- How much is the business worth financially, now?
- How much will the business be worth in the future (i.e. at the time of death)?
- How much of the business does each partner own?
Alas, it’s number tumbling time, so things get complex once again.
I’ve been hard pressed to find a small business that can afford a five or six figure price tag for a full blown valuation with a licensed CPA’s lengthy disclaimers and signature attached. Further, a lot of valuation work requires “comps” – financial transactions such as buyouts from which earnings or revenue multiples can be derived. Small businesses are most often private, and transaction data can be very hard to find. Under these circumstances, doing a back-of-the-envelope valuation can work, as long as the business owners are given enough options with which to make a decision on.
My own valuation work here focuses on two issues – several methodologies and providing ranges of multiples. For example, providing valuation calculations using both multiples of EBITDA (earnings before interest, taxes, depreciation, and amortization) and revenue often provides some good hints as to what the business might be worth. If comparative multiples (from those private buyout transactions) can be found to buttress those analyses, all the better. Further, some industries might be traditionally valued based on one or the other method. If the business is in newer, high growth industry, revenue might be considered more important than profit; a long-standing business in a mature industry might be the opposite.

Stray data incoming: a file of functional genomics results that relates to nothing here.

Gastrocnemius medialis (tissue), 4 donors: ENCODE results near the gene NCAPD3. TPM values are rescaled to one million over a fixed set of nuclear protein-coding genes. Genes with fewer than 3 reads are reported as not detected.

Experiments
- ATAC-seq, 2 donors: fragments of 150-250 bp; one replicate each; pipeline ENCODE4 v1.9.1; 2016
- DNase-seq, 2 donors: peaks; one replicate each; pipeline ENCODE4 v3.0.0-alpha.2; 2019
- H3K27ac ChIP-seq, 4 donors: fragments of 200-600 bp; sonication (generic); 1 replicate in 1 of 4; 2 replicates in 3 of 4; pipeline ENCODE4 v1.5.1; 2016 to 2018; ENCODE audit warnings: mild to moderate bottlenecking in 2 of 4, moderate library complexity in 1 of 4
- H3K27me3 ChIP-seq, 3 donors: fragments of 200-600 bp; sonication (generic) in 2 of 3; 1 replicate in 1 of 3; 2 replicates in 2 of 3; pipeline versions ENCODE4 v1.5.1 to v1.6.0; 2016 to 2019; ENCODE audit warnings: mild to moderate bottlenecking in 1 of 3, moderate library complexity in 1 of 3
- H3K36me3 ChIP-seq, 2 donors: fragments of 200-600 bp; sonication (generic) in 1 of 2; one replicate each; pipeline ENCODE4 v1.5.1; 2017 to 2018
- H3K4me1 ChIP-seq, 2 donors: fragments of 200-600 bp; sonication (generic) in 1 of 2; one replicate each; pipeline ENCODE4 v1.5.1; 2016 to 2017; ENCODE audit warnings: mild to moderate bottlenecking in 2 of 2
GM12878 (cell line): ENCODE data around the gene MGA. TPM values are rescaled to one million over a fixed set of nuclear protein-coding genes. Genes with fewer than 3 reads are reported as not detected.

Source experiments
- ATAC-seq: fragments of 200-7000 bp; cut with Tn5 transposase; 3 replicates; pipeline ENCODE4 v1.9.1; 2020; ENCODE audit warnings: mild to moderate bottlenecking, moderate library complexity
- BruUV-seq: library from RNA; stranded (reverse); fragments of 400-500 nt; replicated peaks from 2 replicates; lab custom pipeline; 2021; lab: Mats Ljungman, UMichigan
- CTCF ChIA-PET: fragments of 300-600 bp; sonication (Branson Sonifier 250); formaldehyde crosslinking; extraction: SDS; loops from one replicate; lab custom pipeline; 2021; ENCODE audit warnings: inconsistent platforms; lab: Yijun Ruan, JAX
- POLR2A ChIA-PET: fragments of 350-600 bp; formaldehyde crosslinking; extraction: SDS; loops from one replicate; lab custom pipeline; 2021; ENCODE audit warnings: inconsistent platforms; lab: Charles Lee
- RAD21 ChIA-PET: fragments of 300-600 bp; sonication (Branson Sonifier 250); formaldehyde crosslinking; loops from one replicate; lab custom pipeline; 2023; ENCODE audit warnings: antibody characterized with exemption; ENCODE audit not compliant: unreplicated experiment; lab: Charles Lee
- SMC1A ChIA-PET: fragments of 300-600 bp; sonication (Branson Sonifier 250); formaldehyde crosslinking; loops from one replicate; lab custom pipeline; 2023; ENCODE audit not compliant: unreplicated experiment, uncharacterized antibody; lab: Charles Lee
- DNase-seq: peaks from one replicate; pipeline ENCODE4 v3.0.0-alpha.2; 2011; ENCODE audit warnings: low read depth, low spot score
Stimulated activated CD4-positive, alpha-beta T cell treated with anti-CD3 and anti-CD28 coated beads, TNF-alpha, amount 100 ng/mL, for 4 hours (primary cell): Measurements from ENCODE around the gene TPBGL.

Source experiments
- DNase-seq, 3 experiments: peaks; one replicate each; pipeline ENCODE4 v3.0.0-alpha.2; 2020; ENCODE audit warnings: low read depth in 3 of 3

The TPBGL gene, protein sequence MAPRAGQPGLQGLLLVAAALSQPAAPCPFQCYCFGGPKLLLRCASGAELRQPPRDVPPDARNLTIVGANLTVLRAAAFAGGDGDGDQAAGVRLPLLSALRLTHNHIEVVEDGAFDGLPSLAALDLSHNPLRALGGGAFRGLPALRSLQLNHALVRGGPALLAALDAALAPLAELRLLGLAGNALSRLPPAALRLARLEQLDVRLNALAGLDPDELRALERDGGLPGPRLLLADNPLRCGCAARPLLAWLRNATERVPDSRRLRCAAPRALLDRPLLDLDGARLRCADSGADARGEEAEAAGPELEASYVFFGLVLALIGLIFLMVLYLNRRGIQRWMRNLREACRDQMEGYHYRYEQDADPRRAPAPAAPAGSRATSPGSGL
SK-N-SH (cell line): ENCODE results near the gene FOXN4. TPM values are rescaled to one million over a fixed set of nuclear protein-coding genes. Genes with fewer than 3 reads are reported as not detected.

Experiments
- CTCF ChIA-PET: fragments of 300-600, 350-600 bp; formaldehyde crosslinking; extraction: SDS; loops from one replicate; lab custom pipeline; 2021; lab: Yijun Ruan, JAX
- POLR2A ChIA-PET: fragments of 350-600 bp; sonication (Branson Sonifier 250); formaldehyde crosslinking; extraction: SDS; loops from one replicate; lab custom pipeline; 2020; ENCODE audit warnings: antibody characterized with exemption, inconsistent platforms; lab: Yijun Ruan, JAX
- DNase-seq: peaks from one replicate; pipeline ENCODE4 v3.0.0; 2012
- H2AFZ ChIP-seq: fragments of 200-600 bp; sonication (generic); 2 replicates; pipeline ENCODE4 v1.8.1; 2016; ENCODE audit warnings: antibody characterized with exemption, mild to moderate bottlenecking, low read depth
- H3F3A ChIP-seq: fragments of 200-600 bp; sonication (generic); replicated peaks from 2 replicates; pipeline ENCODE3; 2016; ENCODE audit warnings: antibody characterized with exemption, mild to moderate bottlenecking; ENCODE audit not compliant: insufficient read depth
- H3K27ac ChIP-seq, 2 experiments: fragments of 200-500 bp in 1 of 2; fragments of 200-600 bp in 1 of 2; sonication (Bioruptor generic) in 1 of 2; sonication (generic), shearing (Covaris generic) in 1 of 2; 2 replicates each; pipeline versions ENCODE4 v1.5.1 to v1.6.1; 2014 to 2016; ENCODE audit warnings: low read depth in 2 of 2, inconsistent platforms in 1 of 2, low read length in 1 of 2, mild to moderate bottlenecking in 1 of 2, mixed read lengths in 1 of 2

You can get creative too. I’ve gone as far as to make up my own valuation methods, including one where we calculated the individual financial benefit the partners receive from their contribution to the firm, and backing into the valuation based on expected years of future service with the company. The bottom line is coming to an accord on what the value of the business is and/or will be, and getting those figures documented in the buy-sell agreement. Last but not least is purchasing life insurance policies for each owner/operator that reflect those numbers.
A small business continuity plan need not be complicated. It can be constructed in just two parts, coverage for key personnel and a buy-sell agreement. Piece of mind is what the business and it’s owner/operators are after, and that comfort can be attained with a little elbow grease and some reasonable monthly premium payments. And it can wind up much better than the alternative – having the body short a limb and/or having a prosthetic in place that’ll never function quite like the real thing.
Editor’s note: The author is not a licensed insurance producer. He’d rather crunch the numbers and leave the insurance pitch to someone else. Further, this post is not intended to represent or replace sound legal advice. The author is not licensed to practice law in any of the 50 states or Katmandu, and didn’t even go to law school for that matter. However, if you are looking for a second opinion, or need someone to observe and opine on the operation, feel free to email or call.